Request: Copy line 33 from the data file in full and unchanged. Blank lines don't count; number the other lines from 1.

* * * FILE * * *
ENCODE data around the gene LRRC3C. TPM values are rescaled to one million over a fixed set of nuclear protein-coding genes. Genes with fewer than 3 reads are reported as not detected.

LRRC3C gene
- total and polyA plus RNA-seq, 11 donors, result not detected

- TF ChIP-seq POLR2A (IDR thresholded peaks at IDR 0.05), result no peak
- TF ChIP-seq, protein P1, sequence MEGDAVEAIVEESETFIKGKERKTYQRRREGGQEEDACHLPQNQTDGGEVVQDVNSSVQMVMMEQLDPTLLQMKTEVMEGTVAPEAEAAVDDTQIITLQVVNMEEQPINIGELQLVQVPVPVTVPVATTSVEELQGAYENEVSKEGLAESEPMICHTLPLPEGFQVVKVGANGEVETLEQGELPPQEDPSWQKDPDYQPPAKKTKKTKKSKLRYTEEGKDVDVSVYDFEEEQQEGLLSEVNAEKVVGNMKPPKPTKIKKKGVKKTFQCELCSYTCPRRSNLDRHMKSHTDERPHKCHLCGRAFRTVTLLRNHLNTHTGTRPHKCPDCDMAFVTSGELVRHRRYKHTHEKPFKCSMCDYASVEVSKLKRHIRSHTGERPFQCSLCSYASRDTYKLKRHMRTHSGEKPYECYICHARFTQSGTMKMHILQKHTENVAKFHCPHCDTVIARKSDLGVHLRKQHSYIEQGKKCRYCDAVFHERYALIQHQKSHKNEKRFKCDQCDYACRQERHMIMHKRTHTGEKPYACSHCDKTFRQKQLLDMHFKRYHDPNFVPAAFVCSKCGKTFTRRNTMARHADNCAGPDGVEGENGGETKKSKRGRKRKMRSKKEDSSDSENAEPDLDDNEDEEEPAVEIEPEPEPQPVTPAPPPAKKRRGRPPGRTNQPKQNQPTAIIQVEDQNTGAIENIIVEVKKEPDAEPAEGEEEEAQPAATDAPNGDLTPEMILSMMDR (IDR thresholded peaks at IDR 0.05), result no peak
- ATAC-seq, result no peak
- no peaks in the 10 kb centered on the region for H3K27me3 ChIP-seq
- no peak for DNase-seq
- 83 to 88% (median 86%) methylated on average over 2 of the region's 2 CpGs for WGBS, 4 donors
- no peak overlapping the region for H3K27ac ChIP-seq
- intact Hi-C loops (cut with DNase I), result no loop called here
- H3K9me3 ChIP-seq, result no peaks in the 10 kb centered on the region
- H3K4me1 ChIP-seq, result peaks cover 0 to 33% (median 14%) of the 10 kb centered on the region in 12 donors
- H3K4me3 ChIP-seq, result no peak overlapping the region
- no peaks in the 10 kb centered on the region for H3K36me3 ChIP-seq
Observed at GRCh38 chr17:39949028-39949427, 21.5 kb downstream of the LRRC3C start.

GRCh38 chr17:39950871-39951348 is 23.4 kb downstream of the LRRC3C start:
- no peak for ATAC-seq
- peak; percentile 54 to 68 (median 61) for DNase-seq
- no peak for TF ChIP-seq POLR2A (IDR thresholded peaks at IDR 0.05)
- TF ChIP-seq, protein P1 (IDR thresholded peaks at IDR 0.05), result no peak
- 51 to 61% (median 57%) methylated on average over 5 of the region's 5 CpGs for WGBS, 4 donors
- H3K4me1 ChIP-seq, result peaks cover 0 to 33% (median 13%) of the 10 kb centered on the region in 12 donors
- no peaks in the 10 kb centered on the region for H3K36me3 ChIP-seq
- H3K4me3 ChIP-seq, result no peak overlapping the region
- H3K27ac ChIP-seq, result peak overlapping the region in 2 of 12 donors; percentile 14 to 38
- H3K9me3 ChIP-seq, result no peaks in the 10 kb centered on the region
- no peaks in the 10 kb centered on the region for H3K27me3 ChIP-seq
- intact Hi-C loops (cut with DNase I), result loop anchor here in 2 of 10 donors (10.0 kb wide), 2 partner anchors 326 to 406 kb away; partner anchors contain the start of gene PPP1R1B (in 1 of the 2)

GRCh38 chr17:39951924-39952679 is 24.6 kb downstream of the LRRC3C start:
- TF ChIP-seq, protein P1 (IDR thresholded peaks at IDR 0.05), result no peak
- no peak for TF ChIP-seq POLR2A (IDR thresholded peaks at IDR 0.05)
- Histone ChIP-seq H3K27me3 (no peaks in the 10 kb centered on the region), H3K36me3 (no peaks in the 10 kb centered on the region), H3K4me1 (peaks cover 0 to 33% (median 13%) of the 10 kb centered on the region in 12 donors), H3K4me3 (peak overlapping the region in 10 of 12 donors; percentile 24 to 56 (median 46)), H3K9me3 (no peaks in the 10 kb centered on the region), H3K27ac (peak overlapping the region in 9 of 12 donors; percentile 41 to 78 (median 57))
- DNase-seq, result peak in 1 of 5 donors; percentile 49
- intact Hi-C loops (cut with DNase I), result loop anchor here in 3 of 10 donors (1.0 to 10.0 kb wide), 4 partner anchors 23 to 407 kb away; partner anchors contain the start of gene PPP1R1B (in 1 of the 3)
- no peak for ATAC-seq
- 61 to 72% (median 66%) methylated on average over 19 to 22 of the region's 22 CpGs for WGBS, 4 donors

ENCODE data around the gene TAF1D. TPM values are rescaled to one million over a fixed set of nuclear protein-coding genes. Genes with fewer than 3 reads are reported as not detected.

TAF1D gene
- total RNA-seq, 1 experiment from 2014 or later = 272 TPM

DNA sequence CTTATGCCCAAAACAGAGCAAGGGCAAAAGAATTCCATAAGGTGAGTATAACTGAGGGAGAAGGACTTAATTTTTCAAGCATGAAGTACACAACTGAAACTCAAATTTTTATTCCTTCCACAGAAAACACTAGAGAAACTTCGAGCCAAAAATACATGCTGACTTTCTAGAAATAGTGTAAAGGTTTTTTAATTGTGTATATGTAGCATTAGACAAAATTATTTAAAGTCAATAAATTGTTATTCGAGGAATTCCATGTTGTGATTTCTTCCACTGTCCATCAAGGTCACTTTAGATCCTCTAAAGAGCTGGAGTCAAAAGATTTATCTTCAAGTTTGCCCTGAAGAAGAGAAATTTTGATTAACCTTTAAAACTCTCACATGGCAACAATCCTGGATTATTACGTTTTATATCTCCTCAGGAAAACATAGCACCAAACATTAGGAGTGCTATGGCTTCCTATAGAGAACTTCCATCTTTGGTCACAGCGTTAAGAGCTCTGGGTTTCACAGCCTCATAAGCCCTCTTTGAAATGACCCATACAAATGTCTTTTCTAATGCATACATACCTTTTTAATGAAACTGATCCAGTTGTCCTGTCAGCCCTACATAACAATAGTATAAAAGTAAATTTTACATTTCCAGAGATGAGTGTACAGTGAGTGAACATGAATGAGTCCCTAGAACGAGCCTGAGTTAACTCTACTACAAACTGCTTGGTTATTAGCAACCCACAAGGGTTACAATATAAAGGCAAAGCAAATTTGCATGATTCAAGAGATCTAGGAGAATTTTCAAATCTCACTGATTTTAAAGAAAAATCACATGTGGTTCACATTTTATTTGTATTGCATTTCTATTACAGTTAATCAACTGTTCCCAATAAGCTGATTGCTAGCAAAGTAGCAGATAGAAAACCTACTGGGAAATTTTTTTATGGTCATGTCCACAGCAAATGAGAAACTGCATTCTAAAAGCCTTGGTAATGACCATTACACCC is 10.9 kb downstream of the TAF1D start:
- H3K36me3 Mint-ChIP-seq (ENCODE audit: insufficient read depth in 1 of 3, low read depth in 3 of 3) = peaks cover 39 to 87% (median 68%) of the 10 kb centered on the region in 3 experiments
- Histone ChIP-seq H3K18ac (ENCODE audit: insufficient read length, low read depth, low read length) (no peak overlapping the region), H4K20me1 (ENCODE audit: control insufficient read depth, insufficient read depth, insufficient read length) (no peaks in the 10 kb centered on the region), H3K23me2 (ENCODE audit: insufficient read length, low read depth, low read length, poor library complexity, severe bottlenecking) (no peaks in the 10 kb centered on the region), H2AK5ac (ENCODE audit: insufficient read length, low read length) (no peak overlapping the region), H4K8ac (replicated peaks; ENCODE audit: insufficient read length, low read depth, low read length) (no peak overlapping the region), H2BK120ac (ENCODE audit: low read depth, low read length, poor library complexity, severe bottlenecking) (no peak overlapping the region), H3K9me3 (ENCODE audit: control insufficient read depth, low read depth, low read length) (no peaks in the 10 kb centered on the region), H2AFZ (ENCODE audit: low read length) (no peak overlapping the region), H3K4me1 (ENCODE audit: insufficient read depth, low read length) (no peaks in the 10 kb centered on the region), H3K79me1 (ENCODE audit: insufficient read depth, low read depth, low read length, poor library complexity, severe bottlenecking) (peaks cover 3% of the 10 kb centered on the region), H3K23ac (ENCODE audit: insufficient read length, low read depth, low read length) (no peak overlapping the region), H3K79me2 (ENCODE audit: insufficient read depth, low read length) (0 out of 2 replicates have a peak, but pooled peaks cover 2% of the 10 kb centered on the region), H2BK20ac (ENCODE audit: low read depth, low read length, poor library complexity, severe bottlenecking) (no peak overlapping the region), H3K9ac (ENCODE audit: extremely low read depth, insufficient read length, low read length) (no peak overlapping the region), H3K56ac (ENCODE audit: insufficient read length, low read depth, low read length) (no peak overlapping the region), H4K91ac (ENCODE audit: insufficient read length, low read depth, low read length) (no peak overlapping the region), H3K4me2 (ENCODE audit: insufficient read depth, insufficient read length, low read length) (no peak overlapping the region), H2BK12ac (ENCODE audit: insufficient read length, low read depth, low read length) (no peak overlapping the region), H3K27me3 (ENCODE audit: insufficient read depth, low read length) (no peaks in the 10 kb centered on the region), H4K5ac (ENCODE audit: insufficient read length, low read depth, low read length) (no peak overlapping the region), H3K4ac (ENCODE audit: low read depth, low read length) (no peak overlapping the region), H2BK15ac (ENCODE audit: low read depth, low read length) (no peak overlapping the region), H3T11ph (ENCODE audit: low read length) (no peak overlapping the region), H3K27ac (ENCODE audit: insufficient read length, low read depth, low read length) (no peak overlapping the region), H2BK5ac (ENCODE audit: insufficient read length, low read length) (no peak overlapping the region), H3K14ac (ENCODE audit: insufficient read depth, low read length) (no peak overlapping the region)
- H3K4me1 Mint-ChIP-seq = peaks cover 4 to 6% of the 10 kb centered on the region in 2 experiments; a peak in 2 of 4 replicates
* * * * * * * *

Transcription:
- Histone ChIP-seq H3K27me3 (no peaks in the 10 kb centered on the region), H3K36me3 (no peaks in the 10 kb centered on the region), H3K4me1 (peaks cover 0 to 33% (median 13%) of the 10 kb centered on the region in 12 donors), H3K4me3 (peak overlapping the region in 10 of 12 donors; percentile 24 to 56 (median 46)), H3K9me3 (no peaks in the 10 kb centered on the region), H3K27ac (peak overlapping the region in 9 of 12 donors; percentile 41 to 78 (median 57))